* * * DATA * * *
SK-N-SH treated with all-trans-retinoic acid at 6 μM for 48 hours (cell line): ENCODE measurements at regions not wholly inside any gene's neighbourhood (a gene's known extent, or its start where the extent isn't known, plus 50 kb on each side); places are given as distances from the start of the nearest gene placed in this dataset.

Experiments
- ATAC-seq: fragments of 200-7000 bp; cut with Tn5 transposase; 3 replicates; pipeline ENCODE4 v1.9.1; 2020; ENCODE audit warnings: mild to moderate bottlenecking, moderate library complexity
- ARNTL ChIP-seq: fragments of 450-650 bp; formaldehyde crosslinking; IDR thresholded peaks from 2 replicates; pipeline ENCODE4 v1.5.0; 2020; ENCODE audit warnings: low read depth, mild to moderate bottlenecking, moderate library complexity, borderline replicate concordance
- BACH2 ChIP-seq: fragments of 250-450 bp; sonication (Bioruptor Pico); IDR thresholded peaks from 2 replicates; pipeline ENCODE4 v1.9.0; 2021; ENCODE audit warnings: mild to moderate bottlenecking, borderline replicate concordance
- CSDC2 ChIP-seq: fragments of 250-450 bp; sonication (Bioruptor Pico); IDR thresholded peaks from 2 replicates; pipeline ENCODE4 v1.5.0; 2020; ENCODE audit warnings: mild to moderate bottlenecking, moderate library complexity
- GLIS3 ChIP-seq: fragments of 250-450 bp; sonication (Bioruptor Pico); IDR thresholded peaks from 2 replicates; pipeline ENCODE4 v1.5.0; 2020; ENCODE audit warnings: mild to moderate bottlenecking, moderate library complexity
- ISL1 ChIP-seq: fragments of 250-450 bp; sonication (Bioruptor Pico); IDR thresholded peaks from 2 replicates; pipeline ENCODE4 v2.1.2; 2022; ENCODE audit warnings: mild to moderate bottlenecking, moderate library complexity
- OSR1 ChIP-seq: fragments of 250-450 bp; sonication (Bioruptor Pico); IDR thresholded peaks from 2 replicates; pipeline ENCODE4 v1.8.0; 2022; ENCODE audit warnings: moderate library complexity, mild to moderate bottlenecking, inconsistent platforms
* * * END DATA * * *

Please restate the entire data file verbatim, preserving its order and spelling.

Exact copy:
SK-N-SH treated with all-trans-retinoic acid at 6 μM for 48 hours (cell line): ENCODE measurements at regions not wholly inside any gene's neighbourhood (a gene's known extent, or its start where the extent isn't known, plus 50 kb on each side); places are given as distances from the start of the nearest gene placed in this dataset.

Experiments
- ATAC-seq: fragments of 200-7000 bp; cut with Tn5 transposase; 3 replicates; pipeline ENCODE4 v1.9.1; 2020; ENCODE audit warnings: mild to moderate bottlenecking, moderate library complexity
- ARNTL ChIP-seq: fragments of 450-650 bp; formaldehyde crosslinking; IDR thresholded peaks from 2 replicates; pipeline ENCODE4 v1.5.0; 2020; ENCODE audit warnings: low read depth, mild to moderate bottlenecking, moderate library complexity, borderline replicate concordance
- BACH2 ChIP-seq: fragments of 250-450 bp; sonication (Bioruptor Pico); IDR thresholded peaks from 2 replicates; pipeline ENCODE4 v1.9.0; 2021; ENCODE audit warnings: mild to moderate bottlenecking, borderline replicate concordance
- CSDC2 ChIP-seq: fragments of 250-450 bp; sonication (Bioruptor Pico); IDR thresholded peaks from 2 replicates; pipeline ENCODE4 v1.5.0; 2020; ENCODE audit warnings: mild to moderate bottlenecking, moderate library complexity
- GLIS3 ChIP-seq: fragments of 250-450 bp; sonication (Bioruptor Pico); IDR thresholded peaks from 2 replicates; pipeline ENCODE4 v1.5.0; 2020; ENCODE audit warnings: mild to moderate bottlenecking, moderate library complexity
- ISL1 ChIP-seq: fragments of 250-450 bp; sonication (Bioruptor Pico); IDR thresholded peaks from 2 replicates; pipeline ENCODE4 v2.1.2; 2022; ENCODE audit warnings: mild to moderate bottlenecking, moderate library complexity
- OSR1 ChIP-seq: fragments of 250-450 bp; sonication (Bioruptor Pico); IDR thresholded peaks from 2 replicates; pipeline ENCODE4 v1.8.0; 2022; ENCODE audit warnings: moderate library complexity, mild to moderate bottlenecking, inconsistent platforms